↓ Skip to main content

Early amniotomy and early oxytocin for prevention of, or therapy for, delay in first stage spontaneous labour compared with routine care

Overview of attention for article published in Cochrane database of systematic reviews, August 2013
Altmetric Badge

About this Attention Score

  • Above-average Attention Score compared to outputs of the same age (53rd percentile)
  • Average Attention Score compared to outputs of the same age and source

Mentioned by

twitter
3 tweeters
facebook
4 Facebook pages

Citations

dimensions_citation
68 Dimensions

Readers on

mendeley
172 Mendeley
You are seeing a free-to-access but limited selection of the activity Altmetric has collected about this research output. Click here to find out more.
Title
Early amniotomy and early oxytocin for prevention of, or therapy for, delay in first stage spontaneous labour compared with routine care
Published in
Cochrane database of systematic reviews, August 2013
DOI 10.1002/14651858.cd006794.pub4
Pubmed ID
Authors

Shuqin Wei, Bi Lan Wo, Hui-Ping Qi, Hairong Xu, Zhong-Cheng Luo, Chantal Roy, William D Fraser

Abstract

Caesarean section rates are over 20% in many developed countries. The main diagnosis contributing to the high rate in nulliparae is dystocia or prolonged labour. The present review assesses the effects of a policy of early amniotomy with early oxytocin administration for the prevention of, or the therapy for, delay in labour progress.

Twitter Demographics

The data shown below were collected from the profiles of 3 tweeters who shared this research output. Click here to find out more about how the information was compiled.

Mendeley readers

The data shown below were compiled from readership statistics for 172 Mendeley readers of this research output. Click here to see the associated Mendeley record.

Geographical breakdown

Country Count As %
Canada 1 <1%
Unknown 171 99%

Demographic breakdown

Readers by professional status Count As %
Student > Bachelor 36 21%
Student > Master 27 16%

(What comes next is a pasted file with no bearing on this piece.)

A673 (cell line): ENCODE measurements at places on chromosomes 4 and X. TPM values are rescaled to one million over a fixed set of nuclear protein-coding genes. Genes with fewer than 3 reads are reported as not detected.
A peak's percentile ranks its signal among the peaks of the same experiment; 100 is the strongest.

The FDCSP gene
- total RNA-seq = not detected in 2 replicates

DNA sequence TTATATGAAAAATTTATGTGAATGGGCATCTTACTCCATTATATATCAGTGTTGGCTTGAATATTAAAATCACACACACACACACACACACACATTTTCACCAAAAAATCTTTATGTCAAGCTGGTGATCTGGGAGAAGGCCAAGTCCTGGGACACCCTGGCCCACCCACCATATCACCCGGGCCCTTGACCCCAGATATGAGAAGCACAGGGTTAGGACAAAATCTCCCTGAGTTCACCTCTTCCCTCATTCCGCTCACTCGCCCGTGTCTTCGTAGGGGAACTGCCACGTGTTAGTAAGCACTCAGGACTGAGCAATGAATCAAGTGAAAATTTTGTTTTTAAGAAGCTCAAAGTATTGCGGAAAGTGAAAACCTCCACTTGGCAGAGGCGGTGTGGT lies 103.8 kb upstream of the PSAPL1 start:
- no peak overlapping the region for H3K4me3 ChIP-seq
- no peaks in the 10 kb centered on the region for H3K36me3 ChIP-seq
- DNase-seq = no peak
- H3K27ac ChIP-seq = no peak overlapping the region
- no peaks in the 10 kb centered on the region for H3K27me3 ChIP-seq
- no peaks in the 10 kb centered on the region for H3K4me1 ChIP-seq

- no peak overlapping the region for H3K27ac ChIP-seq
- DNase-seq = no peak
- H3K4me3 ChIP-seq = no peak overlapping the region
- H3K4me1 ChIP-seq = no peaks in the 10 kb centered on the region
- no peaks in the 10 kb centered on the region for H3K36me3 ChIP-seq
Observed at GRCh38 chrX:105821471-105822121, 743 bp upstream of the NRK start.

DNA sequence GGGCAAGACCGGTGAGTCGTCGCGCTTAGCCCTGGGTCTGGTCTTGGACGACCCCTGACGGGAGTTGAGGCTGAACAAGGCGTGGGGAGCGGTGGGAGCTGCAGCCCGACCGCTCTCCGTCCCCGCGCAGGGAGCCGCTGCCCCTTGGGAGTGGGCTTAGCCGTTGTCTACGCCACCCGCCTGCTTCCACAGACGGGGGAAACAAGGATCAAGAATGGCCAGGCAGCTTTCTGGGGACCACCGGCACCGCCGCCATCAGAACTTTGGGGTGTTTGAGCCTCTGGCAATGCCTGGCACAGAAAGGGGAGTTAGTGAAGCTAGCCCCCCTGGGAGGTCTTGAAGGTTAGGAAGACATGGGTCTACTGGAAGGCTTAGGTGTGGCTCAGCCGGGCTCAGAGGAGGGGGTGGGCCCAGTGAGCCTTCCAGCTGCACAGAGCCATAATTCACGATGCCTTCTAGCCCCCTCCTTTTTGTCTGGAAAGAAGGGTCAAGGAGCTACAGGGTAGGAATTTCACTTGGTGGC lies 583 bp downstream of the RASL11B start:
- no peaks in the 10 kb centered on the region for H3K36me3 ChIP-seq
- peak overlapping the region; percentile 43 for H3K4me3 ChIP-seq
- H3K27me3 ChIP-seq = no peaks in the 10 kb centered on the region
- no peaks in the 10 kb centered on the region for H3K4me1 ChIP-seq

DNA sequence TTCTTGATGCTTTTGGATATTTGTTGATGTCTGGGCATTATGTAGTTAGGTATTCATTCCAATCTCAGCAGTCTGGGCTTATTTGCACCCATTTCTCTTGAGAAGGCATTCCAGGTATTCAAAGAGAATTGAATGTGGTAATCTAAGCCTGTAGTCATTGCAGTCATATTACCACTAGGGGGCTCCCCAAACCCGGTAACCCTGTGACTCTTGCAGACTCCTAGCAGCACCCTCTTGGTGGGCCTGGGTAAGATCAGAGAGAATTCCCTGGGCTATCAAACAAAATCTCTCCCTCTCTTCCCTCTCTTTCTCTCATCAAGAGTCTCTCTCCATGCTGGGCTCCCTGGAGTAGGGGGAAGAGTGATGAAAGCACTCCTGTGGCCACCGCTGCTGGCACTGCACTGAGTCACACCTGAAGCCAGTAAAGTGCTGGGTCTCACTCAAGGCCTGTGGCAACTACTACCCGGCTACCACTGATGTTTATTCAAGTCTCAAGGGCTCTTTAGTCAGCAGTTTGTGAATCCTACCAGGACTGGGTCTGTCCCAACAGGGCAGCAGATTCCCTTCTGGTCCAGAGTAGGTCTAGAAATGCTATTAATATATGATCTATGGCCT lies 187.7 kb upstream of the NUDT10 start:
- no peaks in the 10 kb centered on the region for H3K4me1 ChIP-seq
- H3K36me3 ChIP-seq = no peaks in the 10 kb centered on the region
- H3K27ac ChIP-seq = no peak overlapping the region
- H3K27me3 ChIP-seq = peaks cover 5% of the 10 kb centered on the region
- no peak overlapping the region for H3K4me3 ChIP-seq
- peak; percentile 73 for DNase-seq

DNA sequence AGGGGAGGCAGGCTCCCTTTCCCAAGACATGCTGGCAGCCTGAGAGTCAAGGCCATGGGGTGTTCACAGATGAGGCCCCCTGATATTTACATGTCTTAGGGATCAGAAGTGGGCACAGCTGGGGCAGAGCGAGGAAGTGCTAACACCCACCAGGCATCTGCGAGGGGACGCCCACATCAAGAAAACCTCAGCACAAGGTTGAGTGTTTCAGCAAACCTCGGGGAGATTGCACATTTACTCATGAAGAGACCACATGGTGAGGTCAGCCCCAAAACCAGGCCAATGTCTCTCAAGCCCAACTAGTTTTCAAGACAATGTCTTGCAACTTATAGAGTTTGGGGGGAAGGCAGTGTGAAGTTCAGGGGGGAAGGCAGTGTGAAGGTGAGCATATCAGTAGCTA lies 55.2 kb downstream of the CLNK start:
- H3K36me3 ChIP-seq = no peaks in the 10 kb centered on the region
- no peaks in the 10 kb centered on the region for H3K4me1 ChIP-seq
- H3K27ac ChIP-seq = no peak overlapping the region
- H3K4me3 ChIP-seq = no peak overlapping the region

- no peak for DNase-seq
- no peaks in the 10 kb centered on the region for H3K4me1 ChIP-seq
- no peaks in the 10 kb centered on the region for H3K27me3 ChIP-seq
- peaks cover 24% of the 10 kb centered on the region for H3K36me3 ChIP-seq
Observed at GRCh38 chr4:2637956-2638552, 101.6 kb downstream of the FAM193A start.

Researcher 24 14%
Student > Ph. D. Student 13 8%
Other 10 6%
Other 33 19%
Unknown 29 17%
Readers by discipline Count As %
Medicine and Dentistry 73 42%
Nursing and Health Professions 30 17%
Psychology 7 4%
Social Sciences 7 4%
Environmental Science 3 2%
Other 13 8%
Unknown 39 23%

Attention Score in Context

This research output has an Altmetric Attention Score of 3. This is our high-level measure of the quality and quantity of online attention that it has received. This Attention Score, as well as the ranking and number of research outputs shown below, was calculated when the research output was last mentioned on 08 March 2020.
All research outputs
#9,616,920
of 17,443,211 outputs
Outputs from Cochrane database of systematic reviews
#9,183
of 11,690 outputs
Outputs of similar age
#76,286
of 166,371 outputs
Outputs of similar age from Cochrane database of systematic reviews
#89
of 129 outputs
Altmetric has tracked 17,443,211 research outputs across all sources so far. This one is in the 44th percentile – i.e., 44% of other outputs scored the same or lower than it.
So far Altmetric has tracked 11,690 research outputs from this source. They typically receive a lot more attention than average, with a mean Attention Score of 25.1. This one is in the 20th percentile – i.e., 20% of its peers scored the same or lower than it.
Older research outputs will score higher simply because they've had more time to accumulate mentions. To account for age we can compare this Altmetric Attention Score to the 166,371 tracked outputs that were published within six weeks on either side of this one in any source. This one has gotten more attention than average, scoring higher than 53% of its contemporaries.
We're also able to compare this research output to 129 others from the same source and published within six weeks on either side of this one. This one is in the 30th percentile – i.e., 30% of its contemporaries scored the same or lower than it.